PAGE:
Consumer Expectations Match Home Price Performance -Case-Shiller

by devteam June 30th, 2015 | Share

House prices continued to increase inrnApril but the gains lost a bit of momentum compared to the previous month,rnreversing the acceleration noted by S&P Dow Jones/Case Shiller Indices lastrnmonth. The company’s National index and both of its multi-city compositesrnposted slightly lower year over year increases in figures released today thanrnin the March report.</p

The U.S. National Home Price Index whichrncovers all nine census divisions rose 4.2 percent from April 2014 to Aprilrn2015.  In March the annual gain had been<b4.3 percent. On a month-over-month basis the index was up 1.1 percent on arnnon-seasonally adjusted basis and was unchanged when adjusted.</p

The 10-City Composite Index gained 4.6rnpercent on an annual basis and the 20-City was up 4.9 percent.  The respective increases in March had beenrn4.7 percent and 5.0 percent.  The 10-CityrnComposite rose 1.0 percent from March on an unadjusted basis and 0.3 percentrnadjusted.  The 20-City monthly changesrnwere 1.1 percent and 0.4 percent.  All 20rncities reported monthly gains when unadjusted; on an adjusted basis 12 were uprnand eight were down.</p


Denver and San Francisco had the largestrnannual gains among the cities tracked. rnDenver was up 10.3 percent and San Francisco by 10.0 percent.  Dallas was third with an 8.8 percentrnincrease.  In nine cities the annualrnincrease was greater in April than in March but in the other 11 the rate ofrngain slowed, most notably in Boston where the March-to-March increase was 4.6rnpercent but declined to 1.8 percent in April.</p

David M. Blitzer, Managing Director andrnChairman of the Index Committee noted that the pace of price increases is notrnaccelerating and said, “Moreover, consumer expectations are consistent with therncurrent pace of price increases. A recent national survey published by the New YorkrnFed showed the average expected price increase among both owners and renters isrn4.1%. Both the current rate of home price increases and the consumers’ expectationsrnare a bit lower than the long term annual price change of 4.9% since 1975. </p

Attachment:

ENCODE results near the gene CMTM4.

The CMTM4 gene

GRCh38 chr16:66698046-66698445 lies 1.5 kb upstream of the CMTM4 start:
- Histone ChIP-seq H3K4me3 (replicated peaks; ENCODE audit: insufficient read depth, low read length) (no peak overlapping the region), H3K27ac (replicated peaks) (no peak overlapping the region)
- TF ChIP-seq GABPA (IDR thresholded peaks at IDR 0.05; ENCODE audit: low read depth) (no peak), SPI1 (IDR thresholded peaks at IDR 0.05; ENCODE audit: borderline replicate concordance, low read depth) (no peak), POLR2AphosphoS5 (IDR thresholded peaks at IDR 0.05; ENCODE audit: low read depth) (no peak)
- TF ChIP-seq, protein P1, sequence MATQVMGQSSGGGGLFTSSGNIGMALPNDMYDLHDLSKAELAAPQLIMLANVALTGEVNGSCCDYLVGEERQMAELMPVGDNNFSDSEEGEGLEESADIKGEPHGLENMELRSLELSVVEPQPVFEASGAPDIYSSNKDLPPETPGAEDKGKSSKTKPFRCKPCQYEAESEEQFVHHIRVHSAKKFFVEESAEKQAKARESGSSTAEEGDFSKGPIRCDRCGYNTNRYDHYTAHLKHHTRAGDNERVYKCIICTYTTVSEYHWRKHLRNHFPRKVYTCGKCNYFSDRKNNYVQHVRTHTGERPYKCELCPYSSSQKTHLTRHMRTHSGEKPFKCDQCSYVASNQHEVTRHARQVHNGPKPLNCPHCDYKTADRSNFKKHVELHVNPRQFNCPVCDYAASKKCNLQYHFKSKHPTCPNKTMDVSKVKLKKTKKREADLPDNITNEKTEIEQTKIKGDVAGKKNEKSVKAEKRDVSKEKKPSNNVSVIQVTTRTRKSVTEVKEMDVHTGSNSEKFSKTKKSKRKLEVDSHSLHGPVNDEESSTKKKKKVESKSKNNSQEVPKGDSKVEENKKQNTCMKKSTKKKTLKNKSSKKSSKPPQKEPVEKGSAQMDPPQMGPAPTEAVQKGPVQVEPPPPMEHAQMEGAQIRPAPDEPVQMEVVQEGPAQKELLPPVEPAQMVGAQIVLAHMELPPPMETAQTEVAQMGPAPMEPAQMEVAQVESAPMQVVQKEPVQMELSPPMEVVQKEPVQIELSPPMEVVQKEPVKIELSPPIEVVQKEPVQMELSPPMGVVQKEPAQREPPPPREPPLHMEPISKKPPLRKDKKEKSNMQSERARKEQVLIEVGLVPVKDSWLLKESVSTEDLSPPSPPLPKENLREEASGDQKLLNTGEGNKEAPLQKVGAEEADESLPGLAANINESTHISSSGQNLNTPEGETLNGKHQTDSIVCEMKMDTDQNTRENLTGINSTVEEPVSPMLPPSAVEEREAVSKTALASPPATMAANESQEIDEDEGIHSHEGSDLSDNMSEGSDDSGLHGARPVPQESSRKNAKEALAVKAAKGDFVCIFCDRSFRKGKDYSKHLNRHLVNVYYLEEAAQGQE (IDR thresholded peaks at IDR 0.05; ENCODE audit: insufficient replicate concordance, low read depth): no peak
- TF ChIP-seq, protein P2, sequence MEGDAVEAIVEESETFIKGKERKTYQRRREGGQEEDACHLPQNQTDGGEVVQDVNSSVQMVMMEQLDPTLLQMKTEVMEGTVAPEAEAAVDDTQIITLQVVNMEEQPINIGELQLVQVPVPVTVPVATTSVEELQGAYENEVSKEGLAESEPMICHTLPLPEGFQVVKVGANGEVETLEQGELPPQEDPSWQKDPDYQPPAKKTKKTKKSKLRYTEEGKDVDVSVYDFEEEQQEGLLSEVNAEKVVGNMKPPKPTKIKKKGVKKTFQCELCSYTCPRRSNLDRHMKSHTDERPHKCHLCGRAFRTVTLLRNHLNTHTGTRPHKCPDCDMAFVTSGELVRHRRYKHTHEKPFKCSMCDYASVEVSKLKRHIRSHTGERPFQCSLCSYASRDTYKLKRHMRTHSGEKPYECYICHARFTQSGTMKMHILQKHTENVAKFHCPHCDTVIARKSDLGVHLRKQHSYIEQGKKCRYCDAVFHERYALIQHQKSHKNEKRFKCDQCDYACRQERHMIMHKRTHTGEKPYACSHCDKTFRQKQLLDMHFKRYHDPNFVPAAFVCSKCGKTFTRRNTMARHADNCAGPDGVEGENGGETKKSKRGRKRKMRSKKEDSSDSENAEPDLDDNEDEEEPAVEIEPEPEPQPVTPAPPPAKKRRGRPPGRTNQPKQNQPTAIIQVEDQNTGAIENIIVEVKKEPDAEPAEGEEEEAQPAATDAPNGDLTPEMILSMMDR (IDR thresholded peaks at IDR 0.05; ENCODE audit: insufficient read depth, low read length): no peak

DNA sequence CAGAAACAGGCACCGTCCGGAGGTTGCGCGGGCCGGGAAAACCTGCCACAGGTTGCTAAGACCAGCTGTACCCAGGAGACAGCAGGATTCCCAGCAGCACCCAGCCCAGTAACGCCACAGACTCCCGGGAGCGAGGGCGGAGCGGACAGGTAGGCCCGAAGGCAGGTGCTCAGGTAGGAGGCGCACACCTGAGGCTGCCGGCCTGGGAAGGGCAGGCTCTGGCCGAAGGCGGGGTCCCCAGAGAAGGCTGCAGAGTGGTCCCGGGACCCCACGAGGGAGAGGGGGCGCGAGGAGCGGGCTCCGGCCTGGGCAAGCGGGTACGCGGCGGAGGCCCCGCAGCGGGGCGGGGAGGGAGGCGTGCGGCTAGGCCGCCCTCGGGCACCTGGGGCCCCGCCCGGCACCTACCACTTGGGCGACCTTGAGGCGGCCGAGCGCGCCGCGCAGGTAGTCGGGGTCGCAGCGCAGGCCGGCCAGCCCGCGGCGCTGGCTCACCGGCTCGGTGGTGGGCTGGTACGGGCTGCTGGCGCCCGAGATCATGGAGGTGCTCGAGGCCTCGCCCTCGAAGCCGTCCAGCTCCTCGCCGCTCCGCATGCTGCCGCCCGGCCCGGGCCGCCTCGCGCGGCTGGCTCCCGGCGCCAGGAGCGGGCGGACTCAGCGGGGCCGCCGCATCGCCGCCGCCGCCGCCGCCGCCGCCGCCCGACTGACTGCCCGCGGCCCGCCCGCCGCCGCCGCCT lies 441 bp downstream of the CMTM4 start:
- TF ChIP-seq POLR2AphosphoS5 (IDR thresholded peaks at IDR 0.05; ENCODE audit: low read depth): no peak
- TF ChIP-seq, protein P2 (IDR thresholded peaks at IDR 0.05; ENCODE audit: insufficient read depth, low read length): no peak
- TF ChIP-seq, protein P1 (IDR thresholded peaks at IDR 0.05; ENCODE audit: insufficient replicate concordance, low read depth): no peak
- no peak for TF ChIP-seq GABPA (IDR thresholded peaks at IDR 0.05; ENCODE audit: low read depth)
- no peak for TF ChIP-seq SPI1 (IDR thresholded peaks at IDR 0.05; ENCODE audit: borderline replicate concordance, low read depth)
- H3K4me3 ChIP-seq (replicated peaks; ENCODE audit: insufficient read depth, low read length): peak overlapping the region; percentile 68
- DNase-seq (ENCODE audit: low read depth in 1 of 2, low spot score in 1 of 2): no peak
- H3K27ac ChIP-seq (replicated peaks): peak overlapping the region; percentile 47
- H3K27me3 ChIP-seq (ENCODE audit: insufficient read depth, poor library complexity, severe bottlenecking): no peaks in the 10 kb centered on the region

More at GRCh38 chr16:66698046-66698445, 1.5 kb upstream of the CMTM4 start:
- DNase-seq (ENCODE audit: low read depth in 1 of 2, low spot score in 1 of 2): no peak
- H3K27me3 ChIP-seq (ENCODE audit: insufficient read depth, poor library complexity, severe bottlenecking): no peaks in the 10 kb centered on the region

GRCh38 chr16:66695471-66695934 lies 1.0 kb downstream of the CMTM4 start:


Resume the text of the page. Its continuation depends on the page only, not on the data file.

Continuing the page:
“These figures, however, do not adjust forrninflation,” he said. “The real, or inflation adjusted, price change since 1975 isrnone percent per year. Given the current inflation rate of under two percent,rnreal home prices today are rising more quickly than is typical. The three outrnof five consumers in the survey who see home ownership as a good or somewhatrngood investment may be thinking in real terms.</p

“Recent housing data is positive. Sales ofrnnew and existing homes are rising in recent reports and construction of newrnhomes enjoyed strong gains in May. At the same time, the proportion of new constructionrnthat is apartments rather than single family homes remains high. In the pastrnyear, 34% of housing starts were apartments, compared to 22% on average since 1975.rnOne aspect of this may be condominiums. Separately, S&P Dow Jones Indicesrnreports the S&P/Case-Shiller Condo Price indices for Los Angeles, San Francisco,rnChicago, Boston and New York. In all but LA, condo prices are rising fasterrnthan single family homes.”</p

As of April the average home prices in therncities included in the two composites are back to their autumn 2004rnlevels.  From the peak price level eachrncomposite achieved in June/July 2006 home prices have declined by 14-16 percentrnand the 10-City has recovered by 31.0 percent from the low point of March 2012rnwhile the 20-City has regained 32.0 percent.</p


ThernS&P/Case-Shiller home Prices Indices are constructed to track the price pathrnof typical single-family homes located in each of the metropolitan areas.  Each index combines matched price pairs forrnthousands of homes compiled from arms-length sales data.  The National Index tracks single-family homernvalues within the U.S.  The indices haverna base value of 100 in January 2000 so a value of 150 translates to a 50rnpercent appreciation rate since that time. rnThe current National Index is 170.01 and the 10-City and 20-City standrnat 191.80 and 177.01 respectively.  Therncity with the highest index level in April was Los Angeles at 232.87.  Detroit remains the only one of 20 citiesrnbelow the index base at a current level of 98.94.

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About the Author


Steven A Feinberg (@CPAsteve) of Appletree Business Services LLC, is a PASBA member accountant located in Londonderry, New Hampshire.

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